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Codename: Kids Next Door Operation V.I.D.E.O.G.A.M.E.
Score: 75%
ESRB: Everyone 10+
Publisher: Global Star Software
Developer: High Voltage Software
Media: DVD/1
Players: 1
Genre: Platformer (3D)/ Adventure/ Action

Graphics & Sound:
Codename: Kids Next Door Operation V.I.D.E.O.G.A.M.E. is based upon a Cartoon Network cartoon of the same name (sans the Operation V.I.D.E.O.G.A.M.E. portion). As such, the developers did a wonderful job in translating the look and feel of the cartoon itself into a playable videogame medium. The graphics are bright and crisp, and the characters are animated to perfection. Players should expect to find themselves immersed in levels that appear directly out of the cartoon itself, complete with themed bosses and enemies overflowing with subtle humor and gags. The color pallet is incredible as well; never does the game appear bleached or dark.

The sound and audio work is a stellar effort as well. Especially the voiceovers, which integrate so flawlessly into the action that it can become easy to forget that this is, in fact, a game (and not the cartoon itself). Accompanying the solid voicework are a plethora of cartoon boings and whirls that complete the animated environment. The in-play music itself is a little generic sounding, but at the same time, manages not to distract the player from the action at hand.

The gameplay itself (not unlike the graphics and sound) is straight out of the animated series. Missions are broken down so that the player has the opportunity to take command of each of the five main characters (adorably named Numbah 1 through 5) with corresponding level designs unique to each of them. Locations are sometimes reused, but this isn't to be mistaken for lack of level variety. Each level is a well-written exercise in variety, ranging from Numbah 2's scrolling Galaga-style blasting, to Numbah 3's wild hamster collecting (complete with her ability to glide using her sleeves).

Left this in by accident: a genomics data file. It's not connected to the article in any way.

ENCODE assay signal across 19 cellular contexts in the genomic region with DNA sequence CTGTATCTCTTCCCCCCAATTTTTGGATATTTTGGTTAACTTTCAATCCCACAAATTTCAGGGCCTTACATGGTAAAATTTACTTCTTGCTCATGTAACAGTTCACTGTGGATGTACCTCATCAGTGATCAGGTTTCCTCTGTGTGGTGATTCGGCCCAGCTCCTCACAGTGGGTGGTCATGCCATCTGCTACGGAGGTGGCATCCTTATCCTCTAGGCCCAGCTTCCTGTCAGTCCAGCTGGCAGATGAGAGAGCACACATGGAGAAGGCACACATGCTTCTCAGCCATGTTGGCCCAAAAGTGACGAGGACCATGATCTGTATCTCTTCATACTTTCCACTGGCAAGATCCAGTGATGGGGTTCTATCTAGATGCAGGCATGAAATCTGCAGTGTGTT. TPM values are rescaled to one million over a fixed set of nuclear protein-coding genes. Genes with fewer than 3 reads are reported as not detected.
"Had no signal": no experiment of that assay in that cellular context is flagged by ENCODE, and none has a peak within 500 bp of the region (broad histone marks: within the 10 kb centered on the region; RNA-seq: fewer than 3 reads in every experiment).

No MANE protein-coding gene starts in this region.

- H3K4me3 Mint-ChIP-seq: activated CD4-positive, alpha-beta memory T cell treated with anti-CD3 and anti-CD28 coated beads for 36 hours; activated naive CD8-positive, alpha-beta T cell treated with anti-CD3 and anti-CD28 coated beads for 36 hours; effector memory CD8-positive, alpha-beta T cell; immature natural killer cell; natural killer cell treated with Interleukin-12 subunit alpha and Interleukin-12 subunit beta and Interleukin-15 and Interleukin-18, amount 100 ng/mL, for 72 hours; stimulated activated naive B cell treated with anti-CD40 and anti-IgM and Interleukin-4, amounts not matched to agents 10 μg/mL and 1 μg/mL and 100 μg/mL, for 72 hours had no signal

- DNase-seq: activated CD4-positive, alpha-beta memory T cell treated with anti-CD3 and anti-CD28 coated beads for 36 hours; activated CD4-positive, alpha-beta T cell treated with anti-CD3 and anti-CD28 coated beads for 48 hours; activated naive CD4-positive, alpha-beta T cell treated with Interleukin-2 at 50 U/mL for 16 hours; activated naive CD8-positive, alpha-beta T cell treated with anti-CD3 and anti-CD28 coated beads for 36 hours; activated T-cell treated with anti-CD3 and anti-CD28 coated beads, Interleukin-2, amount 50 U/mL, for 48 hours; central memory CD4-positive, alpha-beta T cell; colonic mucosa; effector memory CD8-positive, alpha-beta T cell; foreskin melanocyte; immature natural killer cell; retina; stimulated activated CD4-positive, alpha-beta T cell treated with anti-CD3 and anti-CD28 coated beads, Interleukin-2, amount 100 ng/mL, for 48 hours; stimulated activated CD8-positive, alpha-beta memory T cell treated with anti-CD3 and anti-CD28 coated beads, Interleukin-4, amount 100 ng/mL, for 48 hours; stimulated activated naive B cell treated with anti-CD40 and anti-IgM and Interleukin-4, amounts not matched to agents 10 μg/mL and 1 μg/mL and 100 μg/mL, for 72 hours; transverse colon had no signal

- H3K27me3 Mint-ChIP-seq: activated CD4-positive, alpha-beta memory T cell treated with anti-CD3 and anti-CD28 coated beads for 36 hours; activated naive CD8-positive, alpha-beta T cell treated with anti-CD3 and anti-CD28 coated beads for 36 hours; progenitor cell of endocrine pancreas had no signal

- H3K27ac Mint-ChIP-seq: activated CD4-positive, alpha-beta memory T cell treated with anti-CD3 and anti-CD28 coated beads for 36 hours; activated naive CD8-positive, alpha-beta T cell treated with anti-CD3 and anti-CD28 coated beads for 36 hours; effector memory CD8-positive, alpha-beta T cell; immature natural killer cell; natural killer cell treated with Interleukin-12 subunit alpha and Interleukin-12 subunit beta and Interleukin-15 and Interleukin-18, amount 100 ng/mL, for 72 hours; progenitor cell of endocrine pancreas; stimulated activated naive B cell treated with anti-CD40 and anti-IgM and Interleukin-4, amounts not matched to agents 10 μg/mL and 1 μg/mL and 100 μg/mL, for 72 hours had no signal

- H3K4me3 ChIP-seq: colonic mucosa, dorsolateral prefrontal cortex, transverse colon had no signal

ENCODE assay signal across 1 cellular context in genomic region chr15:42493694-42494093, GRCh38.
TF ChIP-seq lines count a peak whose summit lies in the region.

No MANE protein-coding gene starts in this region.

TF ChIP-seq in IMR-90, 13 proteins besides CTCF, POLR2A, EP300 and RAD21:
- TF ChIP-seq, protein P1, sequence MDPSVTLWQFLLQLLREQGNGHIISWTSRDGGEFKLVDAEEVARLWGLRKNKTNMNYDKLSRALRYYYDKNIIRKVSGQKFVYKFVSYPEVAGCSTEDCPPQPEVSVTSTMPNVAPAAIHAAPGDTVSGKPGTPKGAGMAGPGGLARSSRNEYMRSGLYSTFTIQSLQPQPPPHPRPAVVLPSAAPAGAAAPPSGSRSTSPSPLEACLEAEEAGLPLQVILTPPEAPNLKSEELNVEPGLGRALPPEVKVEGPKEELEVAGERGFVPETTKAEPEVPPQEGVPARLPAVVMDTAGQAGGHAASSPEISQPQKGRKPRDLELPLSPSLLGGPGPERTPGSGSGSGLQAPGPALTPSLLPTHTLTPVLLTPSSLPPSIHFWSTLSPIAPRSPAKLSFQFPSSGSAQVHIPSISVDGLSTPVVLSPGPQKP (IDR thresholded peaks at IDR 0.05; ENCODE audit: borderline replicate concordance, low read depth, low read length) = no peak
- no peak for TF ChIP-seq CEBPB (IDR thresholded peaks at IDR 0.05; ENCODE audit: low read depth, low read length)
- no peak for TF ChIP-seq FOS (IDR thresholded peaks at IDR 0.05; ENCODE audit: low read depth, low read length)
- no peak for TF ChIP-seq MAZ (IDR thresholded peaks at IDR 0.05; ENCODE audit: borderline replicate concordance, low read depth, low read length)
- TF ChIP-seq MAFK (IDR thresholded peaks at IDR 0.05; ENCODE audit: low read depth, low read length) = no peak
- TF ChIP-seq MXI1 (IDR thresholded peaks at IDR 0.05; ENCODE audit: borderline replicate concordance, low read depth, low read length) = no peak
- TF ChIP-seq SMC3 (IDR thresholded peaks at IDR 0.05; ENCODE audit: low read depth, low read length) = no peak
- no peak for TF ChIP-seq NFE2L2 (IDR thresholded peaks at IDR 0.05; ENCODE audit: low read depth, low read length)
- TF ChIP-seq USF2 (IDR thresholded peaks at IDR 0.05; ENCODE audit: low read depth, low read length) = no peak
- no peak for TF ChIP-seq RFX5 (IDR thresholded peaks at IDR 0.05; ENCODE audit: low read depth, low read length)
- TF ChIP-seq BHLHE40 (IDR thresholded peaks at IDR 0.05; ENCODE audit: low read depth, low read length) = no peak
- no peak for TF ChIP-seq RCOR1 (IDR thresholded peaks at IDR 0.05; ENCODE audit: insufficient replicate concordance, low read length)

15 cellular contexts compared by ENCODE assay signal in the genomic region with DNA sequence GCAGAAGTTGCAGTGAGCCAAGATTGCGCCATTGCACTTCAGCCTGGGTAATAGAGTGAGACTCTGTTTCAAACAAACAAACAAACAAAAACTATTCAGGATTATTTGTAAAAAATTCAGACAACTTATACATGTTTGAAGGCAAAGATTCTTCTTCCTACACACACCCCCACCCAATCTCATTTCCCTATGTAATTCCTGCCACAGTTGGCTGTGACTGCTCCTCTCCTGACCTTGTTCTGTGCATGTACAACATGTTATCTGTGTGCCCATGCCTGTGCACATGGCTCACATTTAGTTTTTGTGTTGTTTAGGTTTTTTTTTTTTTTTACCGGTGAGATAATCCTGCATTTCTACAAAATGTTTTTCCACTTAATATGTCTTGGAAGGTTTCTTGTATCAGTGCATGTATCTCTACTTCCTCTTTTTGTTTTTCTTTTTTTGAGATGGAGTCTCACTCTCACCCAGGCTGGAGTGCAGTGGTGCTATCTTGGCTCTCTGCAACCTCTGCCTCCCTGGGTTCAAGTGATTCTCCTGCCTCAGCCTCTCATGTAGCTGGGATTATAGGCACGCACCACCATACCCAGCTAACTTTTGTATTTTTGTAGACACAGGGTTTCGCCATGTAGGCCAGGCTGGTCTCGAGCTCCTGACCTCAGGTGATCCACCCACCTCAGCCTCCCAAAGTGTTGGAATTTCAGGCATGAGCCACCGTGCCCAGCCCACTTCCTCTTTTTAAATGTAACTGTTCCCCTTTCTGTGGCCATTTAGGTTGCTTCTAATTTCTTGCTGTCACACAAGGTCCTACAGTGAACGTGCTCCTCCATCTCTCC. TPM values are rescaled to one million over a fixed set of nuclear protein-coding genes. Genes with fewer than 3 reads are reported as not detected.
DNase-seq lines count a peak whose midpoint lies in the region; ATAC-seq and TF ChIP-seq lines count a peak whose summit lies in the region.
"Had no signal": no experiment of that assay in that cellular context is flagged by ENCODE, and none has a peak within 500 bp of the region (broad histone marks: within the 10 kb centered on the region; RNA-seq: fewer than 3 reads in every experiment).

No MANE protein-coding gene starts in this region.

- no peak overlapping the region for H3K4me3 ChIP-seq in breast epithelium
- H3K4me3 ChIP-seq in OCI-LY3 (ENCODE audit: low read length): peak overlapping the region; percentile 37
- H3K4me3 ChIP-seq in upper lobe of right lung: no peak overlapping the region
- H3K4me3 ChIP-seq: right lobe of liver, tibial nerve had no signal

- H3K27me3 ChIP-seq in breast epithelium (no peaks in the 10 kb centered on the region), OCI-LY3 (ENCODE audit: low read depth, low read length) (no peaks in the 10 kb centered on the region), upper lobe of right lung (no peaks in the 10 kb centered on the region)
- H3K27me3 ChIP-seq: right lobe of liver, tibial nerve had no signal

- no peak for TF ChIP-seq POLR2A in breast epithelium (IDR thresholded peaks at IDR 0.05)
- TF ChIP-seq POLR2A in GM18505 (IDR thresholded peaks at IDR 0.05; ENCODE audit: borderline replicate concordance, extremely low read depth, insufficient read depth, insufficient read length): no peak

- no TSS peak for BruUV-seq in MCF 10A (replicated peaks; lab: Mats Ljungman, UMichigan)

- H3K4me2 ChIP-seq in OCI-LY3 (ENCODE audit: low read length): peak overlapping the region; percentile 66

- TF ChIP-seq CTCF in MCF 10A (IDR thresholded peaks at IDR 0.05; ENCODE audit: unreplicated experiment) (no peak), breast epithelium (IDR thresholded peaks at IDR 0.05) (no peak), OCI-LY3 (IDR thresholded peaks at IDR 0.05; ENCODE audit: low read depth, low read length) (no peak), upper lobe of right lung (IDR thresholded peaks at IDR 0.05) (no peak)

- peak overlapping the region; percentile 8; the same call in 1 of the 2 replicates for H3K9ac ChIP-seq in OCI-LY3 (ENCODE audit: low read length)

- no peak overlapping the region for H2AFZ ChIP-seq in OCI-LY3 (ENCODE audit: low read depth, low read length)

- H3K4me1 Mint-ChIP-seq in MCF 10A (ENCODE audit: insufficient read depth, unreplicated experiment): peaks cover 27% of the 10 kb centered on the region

The levels each offer their own challenges complete with a slanted theme that adults will find oddly humorous, while children and fans of the series will come to expect.

Unfortunately, although the plot itself is linear, the whole mixed bag of objectives often feels disjointed in fashion to sharing the couch with a channel surfer or watching anything edited by MTV. None of the individual elements comes off as being refined, especially the main bulk of platforming due to the fact that the collision detection is quite sloppy. This, coupled with lack of camera controls, will all too often result in failing to reach a required platform. The ranged and melee combat are also sloppier than need be as a result of said camera and collision problems.

Adults and seasoned gamers will have little trouble wiping the game out in two or three sessions. Children, however, will likely be quite at home with the difficulty level of Codename: Kids Next Door Operation V.I.D.E.O.G.A.M.E. The game focuses far more heavily on action (without being violent) than on over-complicated puzzle solving or backtracking objectives. The direction of the plot is fairly linear and will be enjoyed by players of all ages.

Unfortunately, the lack of camera controls and poor collision detection will more than produce an occasional moment of frustration - making the game more difficult than it should be.

Game Mechanics:
The name of the game is variety and Codename: Kids Next Door Operation V.I.D.E.O.G.A.M.E.'s developers clearly went to great measures to assure a video game that can be called anything but repetitive. At its core though, Codename: KND is a platformer, which fits the bill nicely as far as the characters and themes are concerned: Floating platforms to time, laser beams to dodge, items to collect, electrified floors to avoid, switches to trip, weapons to power-up, and bosses to pummel are all present here. There are even stealth stages (a trend that I could do without).

In addition, the game offers replayability in the form of rainbow teddie collecting, in which nabbing 100 per level unlocks secrets. Heading into the Top Secret section offers no shortage of cool unlockables from digitized cut scenes, to trading cards, concept arts, cheat codes, even alternate outfits for our heroes.

Despite its target market to the younger set, Codename: KND could have earned pretty good grades for gamers of all age groups thanks to its varied game play, beautifully done visuals, swift pacing, responsive controls, and reasonable difficulty. Unfortunately, poor collision detection and a lack of camera controls result in a solid C average... which if you'll remember from your grade school report cards, while still passing, isn't cause for celebration.

-Jay G. Money, GameVortex Communications
AKA Jason Giacchino

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